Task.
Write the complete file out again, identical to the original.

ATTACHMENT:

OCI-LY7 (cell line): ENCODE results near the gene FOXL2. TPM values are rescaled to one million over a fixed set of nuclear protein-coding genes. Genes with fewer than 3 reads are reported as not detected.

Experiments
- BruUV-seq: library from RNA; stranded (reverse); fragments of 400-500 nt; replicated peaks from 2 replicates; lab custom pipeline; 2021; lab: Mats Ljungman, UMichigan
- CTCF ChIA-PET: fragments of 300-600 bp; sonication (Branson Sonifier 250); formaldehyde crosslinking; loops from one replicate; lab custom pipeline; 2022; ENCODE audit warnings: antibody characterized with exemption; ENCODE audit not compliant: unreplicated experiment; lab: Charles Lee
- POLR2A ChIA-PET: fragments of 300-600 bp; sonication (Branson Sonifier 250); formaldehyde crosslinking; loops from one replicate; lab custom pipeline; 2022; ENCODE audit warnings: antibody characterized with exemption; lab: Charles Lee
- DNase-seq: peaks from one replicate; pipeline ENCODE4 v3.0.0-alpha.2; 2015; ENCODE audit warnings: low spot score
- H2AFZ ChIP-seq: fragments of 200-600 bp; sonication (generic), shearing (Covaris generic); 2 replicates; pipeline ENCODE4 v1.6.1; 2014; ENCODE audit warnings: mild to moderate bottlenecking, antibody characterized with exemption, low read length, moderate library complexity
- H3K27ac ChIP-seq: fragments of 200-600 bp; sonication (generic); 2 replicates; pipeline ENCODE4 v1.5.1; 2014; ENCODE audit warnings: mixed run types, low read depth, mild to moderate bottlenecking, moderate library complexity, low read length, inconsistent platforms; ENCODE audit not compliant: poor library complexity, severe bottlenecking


OCI-LY7 (cell line): ENCODE results near the gene FOXL2. TPM values are rescaled to one million over a fixed set of nuclear protein-coding genes. Genes with fewer than 3 reads are reported as not detected.

Experiments
- BruUV-seq: library from RNA; stranded (reverse); fragments of 400-500 nt; replicated peaks from 2 replicates; lab custom pipeline; 2021; lab: Mats Ljungman, UMichigan
- CTCF ChIA-PET: fragments of 300-600 bp; sonication (Branson Sonifier 250); formaldehyde crosslinking; loops from one replicate; lab custom pipeline; 2022; ENCODE audit warnings: antibody characterized with exemption; ENCODE audit not compliant: unreplicated experiment; lab: Charles Lee
- POLR2A ChIA-PET: fragments of 300-600 bp; sonication (Branson Sonifier 250); formaldehyde crosslinking; loops from one replicate; lab custom pipeline; 2022; ENCODE audit warnings: antibody characterized with exemption; lab: Charles Lee
- DNase-seq: peaks from one replicate; pipeline ENCODE4 v3.0.0-alpha.2; 2015; ENCODE audit warnings: low spot score
- H2AFZ ChIP-seq: fragments of 200-600 bp; sonication (generic), shearing (Covaris generic); 2 replicates; pipeline ENCODE4 v1.6.1; 2014; ENCODE audit warnings: mild to moderate bottlenecking, antibody characterized with exemption, low read length, moderate library complexity
- H3K27ac ChIP-seq: fragments of 200-600 bp; sonication (generic); 2 replicates; pipeline ENCODE4 v1.5.1; 2014; ENCODE audit warnings: mixed run types, low read depth, mild to moderate bottlenecking, moderate library complexity, low read length, inconsistent platforms; ENCODE audit not compliant: poor library complexity, severe bottlenecking